When Thornton continued her activism, she not only was fired from her job, but she could not find work in any of the surrounding counties. She ended up working briefly as a maid for a local family before finally landing another teaching job in Meriwether County, about 100 miles north of Randolph County. Thornton worked in Meriwether for 30 years, eventually becoming a principal. After more than three decades, she was able to get hired in her hometown and retired from teaching in Randolph County.
“That right is something that she fought for . . . and it wasn’t that long ago,” Willis said in an interview, explaining why she joined others at meetings and rallies to protest the closures.
Willis said she thinks local officials backed off the plan because “they got scared because of all the media coming to town and exposing them.”
Activists also said it was a reminder of the need for Congress to restore portions of the 1965 Voting Rights Act, which was severely weakened by a 2013 Supreme Court decision. The ruling dropped a requirement that states with a history of voter suppression first seek Justice Department approval before making changes to voting laws and procedures.
The plan came to light when Bobby Jenkins, a 66-year-old retired schools superintendent and chairman of the Randolph County Democratic Party, saw the legal notice while reading the local paper.
“It was August 8, two days before my birthday,” he said in an interview. “I said, ‘This doesn’t sound right.’” He alerted other local activists, and the rally cry went out. The American Civil Liberties Union of Georgia, the Georgia NAACP and the state Democratic Party weighed in with letters and other support for local residents. The New Georgia Project, a voter education group, launched a petition drive to collect signatures from registered voters to block the move. The Lawyers’ Committee for Civil Rights Under Law in Washington offered legal advice.
Temeisha Moore, 34, grew up in Shellman, a town of less than 1,000 people in Randolph County. She shook as she talked about coming back home to teach in the public schools after graduating from the University of Georgia and finding that “not much has changed.”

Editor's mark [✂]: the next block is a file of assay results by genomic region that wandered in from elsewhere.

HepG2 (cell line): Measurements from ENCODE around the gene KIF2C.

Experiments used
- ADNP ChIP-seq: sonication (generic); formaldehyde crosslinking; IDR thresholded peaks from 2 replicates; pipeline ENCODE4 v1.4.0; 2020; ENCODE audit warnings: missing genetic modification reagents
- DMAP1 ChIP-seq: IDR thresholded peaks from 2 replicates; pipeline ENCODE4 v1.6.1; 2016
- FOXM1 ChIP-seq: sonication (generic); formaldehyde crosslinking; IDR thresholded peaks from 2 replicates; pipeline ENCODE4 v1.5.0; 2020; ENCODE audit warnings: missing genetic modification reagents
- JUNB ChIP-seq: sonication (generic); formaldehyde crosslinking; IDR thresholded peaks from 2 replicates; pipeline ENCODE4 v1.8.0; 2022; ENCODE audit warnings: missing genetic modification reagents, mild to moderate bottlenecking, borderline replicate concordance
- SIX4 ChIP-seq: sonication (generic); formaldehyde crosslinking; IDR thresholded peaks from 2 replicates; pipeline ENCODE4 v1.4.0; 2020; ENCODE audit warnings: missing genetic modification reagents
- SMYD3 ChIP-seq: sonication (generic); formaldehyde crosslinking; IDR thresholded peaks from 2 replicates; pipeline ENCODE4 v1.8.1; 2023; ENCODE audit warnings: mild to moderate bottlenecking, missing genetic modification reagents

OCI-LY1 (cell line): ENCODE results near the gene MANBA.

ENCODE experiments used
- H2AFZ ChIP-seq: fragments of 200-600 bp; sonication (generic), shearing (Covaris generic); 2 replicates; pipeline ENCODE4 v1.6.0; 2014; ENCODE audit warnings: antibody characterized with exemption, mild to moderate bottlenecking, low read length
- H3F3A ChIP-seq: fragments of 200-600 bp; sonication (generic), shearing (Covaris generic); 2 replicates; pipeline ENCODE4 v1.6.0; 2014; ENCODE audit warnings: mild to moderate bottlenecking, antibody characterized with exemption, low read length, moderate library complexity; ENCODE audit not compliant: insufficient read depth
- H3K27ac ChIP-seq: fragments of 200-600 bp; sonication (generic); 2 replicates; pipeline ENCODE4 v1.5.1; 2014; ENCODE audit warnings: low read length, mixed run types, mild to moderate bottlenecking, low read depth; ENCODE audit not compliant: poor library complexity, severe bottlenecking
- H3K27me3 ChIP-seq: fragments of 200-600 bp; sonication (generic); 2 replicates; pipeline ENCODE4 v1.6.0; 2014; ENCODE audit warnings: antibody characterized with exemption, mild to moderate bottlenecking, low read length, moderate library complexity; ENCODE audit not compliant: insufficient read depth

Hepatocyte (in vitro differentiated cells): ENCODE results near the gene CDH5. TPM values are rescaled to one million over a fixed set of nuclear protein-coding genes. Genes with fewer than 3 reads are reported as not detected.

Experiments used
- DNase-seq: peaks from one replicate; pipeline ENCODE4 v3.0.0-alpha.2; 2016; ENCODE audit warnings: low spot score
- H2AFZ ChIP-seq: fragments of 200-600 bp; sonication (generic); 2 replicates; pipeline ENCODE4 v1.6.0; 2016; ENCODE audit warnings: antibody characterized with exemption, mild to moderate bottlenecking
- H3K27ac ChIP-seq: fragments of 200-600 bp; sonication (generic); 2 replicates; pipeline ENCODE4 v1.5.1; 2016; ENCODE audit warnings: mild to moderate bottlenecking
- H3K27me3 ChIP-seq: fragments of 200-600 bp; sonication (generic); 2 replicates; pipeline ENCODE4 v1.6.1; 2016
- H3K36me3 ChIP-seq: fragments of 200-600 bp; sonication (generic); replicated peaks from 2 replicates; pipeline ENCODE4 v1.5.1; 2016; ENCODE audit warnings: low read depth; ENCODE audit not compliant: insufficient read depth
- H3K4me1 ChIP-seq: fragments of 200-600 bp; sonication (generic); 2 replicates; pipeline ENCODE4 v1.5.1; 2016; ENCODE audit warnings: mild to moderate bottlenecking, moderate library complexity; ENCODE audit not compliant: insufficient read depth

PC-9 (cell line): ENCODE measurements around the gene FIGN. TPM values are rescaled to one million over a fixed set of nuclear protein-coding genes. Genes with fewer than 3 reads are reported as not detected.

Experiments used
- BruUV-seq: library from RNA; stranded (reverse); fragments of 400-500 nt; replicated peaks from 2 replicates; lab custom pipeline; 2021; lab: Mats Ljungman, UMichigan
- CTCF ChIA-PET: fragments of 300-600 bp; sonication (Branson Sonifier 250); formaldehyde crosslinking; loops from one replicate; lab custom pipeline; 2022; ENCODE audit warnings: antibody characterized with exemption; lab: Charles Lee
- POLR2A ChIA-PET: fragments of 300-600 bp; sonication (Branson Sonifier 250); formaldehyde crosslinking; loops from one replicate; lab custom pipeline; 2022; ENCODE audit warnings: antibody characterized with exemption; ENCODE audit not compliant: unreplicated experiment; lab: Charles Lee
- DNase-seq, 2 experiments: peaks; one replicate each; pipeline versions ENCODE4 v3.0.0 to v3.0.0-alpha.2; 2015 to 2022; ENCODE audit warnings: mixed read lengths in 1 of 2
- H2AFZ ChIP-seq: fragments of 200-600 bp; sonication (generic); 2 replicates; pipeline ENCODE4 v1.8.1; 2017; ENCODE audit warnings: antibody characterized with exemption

She was incredulous that county officials relied on a legal notice in the newspaper and didn’t try harder to get the word out to residents about the proposal.
“I feel like we weren’t supposed to see it, but it happened that someone did see it and spread the word,” she said. “It doesn’t seem right that, right in the middle of an important election, they want to talk about closing those polling locations.”
On Wednesday, Black Voters Matter, a grass-roots effort to energize black voters in the rural south, held a rally in Cuthbert to urge residents to fight the proposal.
Marcia Killingsworth, who lives in the city of Edison in Calhoun County, was one of a handful of white people at the gathering in a restaurant that also serves as a community center for the town of about 3,700 residents. She said she heard about the controversy through the ACLU and her contacts with other progressives in the state.
“Voting rights are everybody’s issues. The right to vote is one of our, if not the most, fundamental rights that we have as Americans,” she said. “Restricting it or making it more challenging for anybody should be everybody’s concern.”
Republicans who control the state legislature and the executive branch “just keep putting up more and more hurdles” for some voters, Killingsworth said. “I think it’s to disenfranchise people who might vote against their power base.”